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Journal Article
Ethnohistory (2004) 51 (1): 216–217.
Published: 01 January 2004
...Robert Aldrich Edited by Pete Sigal. (Chicago: University of Chicago Press, 2003. viii +223 pp., introduction, index. $50.00 cloth, $20.00 paper.) 2004 216 Book Reviews Infamous Desire: Male Homosexuality in Colonial Latin America...
Journal Article
Ethnohistory (2020) 67 (3): 355–382.
Published: 01 July 2020
.... Distribution map of golden eagle ( Aquila chrysaetos ). Shape file courtesy of NatureServe. Figure 2c. Distribution map of golden eagle (Aquila chrysaetos). Shape file courtesy of NatureServe. These incredibly beautiful members of the trogon family are well known for the male’s long, shimmering...
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Journal Article
Ethnohistory (2007) 54 (1): 35–67.
Published: 01 January 2007
... further demonstrates how Spaniards conceptualized sodomy in the highly gendered terms of activity and passivity that suggested domination and submission, and how this model of male-male sexual relations is inadequate and problematic for understanding historical realities. American Society...
Journal Article
Ethnohistory (2004) 51 (3): 489–533.
Published: 01 July 2004
...Ana Mariella Bacigalupo Spanish and criollo soldiers in what is now Chile viewed colonial Mapuche and especially male shamans ( machi weye ) as perverse sodomites engaged in devil worship. I analyze the gender identities of male and female machi in the colonial period by considering ethnic, gender...
Journal Article
Ethnohistory (2015) 62 (1): 119–143.
Published: 01 January 2015
...Michael Taylor In the creation and use of ethnicized sports team mascots such as those based on notions of the constructed idealized Indianness of Native Americans, white male identity is coupled to their use and presentation. From historical to contemporary contexts of such use, the body...
Journal Article
Ethnohistory (2007) 54 (1): 9–34.
Published: 01 January 2007
..., and gender inversions in Nahua society at the time of the Spanish conquest. The methodology used combines close narrative analysis with intellectual genealogy. The author argues that decoding the texts in this way allows us to uncover a cross-dressing male who engaged in “passive” homosexual acts and had...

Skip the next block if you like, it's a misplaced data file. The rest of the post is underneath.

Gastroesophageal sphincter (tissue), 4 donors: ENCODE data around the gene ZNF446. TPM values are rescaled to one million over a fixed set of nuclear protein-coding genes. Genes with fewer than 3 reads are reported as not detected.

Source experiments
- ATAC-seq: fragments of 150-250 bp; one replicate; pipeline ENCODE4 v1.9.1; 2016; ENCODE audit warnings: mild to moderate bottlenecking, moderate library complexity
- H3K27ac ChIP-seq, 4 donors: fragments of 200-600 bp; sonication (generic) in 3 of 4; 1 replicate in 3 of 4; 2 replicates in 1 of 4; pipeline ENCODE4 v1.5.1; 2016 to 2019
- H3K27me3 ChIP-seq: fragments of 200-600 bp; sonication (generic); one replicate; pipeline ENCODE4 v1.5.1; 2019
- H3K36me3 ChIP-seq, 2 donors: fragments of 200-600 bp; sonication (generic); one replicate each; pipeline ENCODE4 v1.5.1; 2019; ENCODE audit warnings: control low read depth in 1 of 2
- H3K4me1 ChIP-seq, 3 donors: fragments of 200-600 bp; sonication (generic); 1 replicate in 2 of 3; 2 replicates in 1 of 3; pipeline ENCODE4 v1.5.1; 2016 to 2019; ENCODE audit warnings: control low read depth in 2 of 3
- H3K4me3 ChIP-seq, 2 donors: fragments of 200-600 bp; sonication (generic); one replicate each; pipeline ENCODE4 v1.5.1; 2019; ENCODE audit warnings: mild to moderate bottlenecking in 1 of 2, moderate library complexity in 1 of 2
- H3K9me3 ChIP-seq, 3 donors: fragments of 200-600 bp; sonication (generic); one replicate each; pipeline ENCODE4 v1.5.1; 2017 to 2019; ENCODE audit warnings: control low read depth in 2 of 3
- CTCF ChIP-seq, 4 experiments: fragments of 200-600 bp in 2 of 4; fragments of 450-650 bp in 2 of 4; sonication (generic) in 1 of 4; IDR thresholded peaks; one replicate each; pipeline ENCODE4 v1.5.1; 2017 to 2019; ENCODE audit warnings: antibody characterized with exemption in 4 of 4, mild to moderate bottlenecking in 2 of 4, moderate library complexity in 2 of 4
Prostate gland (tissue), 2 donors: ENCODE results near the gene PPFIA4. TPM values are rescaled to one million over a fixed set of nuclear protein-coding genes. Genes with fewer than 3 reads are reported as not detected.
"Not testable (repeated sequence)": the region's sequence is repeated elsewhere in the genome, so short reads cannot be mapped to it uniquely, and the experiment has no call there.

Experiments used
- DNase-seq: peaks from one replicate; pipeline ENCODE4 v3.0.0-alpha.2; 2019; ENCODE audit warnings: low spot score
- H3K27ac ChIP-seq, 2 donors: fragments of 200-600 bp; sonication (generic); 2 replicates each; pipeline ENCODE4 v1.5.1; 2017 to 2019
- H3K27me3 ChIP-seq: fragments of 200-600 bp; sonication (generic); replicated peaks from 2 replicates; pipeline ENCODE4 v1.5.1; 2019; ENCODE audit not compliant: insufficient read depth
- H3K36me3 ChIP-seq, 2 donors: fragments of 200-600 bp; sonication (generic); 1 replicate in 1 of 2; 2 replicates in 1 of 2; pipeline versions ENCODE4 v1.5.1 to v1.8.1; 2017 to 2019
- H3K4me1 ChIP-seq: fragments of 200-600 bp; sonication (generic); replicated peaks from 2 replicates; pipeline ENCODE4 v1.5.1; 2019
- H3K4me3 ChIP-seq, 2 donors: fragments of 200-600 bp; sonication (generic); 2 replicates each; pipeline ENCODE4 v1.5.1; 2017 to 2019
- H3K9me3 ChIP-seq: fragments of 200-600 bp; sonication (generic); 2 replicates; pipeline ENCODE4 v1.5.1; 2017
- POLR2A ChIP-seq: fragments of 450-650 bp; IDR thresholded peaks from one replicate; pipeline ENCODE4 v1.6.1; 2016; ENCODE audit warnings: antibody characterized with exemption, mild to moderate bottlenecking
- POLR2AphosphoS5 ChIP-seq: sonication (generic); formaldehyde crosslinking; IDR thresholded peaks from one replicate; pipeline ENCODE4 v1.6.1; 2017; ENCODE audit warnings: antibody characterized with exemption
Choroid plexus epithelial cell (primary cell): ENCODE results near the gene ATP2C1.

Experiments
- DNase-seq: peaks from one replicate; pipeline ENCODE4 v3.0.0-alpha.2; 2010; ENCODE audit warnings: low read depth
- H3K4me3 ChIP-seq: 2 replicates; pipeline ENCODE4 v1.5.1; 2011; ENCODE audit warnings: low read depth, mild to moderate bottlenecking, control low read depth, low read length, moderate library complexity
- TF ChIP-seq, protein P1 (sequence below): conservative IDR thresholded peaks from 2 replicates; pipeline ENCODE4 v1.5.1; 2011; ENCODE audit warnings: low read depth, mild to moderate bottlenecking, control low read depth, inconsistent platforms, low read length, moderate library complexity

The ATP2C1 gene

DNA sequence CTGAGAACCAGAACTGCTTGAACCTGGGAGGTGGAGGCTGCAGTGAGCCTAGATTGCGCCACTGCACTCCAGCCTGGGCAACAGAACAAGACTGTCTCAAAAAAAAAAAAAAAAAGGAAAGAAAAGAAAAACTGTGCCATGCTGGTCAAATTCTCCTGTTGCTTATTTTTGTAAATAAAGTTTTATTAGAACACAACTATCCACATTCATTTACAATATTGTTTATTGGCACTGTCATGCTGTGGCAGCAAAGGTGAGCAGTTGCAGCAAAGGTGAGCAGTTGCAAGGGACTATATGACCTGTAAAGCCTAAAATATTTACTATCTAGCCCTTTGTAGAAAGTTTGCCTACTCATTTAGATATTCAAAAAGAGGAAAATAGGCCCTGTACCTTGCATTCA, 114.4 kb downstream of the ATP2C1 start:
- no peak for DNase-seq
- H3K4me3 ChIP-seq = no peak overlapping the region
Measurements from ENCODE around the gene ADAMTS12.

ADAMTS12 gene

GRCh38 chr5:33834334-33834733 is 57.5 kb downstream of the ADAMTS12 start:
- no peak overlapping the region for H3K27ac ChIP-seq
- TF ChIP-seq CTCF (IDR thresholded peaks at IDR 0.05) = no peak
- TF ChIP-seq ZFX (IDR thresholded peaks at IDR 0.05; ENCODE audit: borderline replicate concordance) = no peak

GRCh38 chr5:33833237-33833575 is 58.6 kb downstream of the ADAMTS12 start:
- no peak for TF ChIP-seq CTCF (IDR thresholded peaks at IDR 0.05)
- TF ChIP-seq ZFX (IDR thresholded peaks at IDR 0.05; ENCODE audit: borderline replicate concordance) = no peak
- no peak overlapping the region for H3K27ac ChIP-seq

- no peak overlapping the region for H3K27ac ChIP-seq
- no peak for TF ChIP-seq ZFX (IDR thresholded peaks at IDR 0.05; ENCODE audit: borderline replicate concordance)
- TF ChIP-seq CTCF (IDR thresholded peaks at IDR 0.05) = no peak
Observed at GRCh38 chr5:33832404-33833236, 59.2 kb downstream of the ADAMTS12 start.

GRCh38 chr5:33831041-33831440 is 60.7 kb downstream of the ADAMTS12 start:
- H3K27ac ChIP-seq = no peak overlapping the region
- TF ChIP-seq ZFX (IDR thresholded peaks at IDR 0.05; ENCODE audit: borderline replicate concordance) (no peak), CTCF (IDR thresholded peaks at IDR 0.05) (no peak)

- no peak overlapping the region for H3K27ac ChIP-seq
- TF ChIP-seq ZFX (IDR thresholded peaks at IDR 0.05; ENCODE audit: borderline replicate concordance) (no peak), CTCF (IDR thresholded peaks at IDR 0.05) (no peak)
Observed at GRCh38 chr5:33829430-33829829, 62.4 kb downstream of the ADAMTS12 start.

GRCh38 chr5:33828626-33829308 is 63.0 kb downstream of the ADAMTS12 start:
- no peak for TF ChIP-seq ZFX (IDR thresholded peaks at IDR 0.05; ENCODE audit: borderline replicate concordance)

Journal Article
Ethnohistory (2005) 52 (2): 407–435.
Published: 01 April 2005
...Genese Sodikoff This article centers on labor in Madagascar and the ways in which colonial labor regimes have shaped forest conservation efforts. During the interwar period, the French colonial state launched two initiatives: it reinvigorated forest conservation measures and it conscripted male...
Journal Article
Ethnohistory (2008) 55 (4): 579–607.
Published: 01 October 2008
... for their own rights. Even though the state's structures were based on patriarchal and racist notions of authority, they offered Mayan women considerable space to contest male, ladino, and elite power. American Society for Ethnohistory 2008 “Hard Working, Orderly Little Women”: Mayan Vendors...
Journal Article
Ethnohistory (2018) 65 (3): 441–463.
Published: 01 July 2018
...Edward Anthony Polanco Abstract Since the sixteenth century, Central Mexican tiçiyotl (Nahua healing knowledge) has been portrayed as a male-dominated system akin to Western medicine. This has made Nahua women invisible in broader discussions of tiçiyotl. Though the historiography acknowledges...
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Journal Article
Ethnohistory (2018) 65 (2): 297–322.
Published: 01 April 2018
... of decline and indicates escribanos, indigenous male officials, acknowledged and fostered women’s status and autonomy. 44 Identifying local indigenous sources becomes an important issue once escribanos transition to colonial languages. 45 Kellogg 1997 ; Burkhart 1997 ; Sousa 1997 ; Spores 1997...
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Journal Article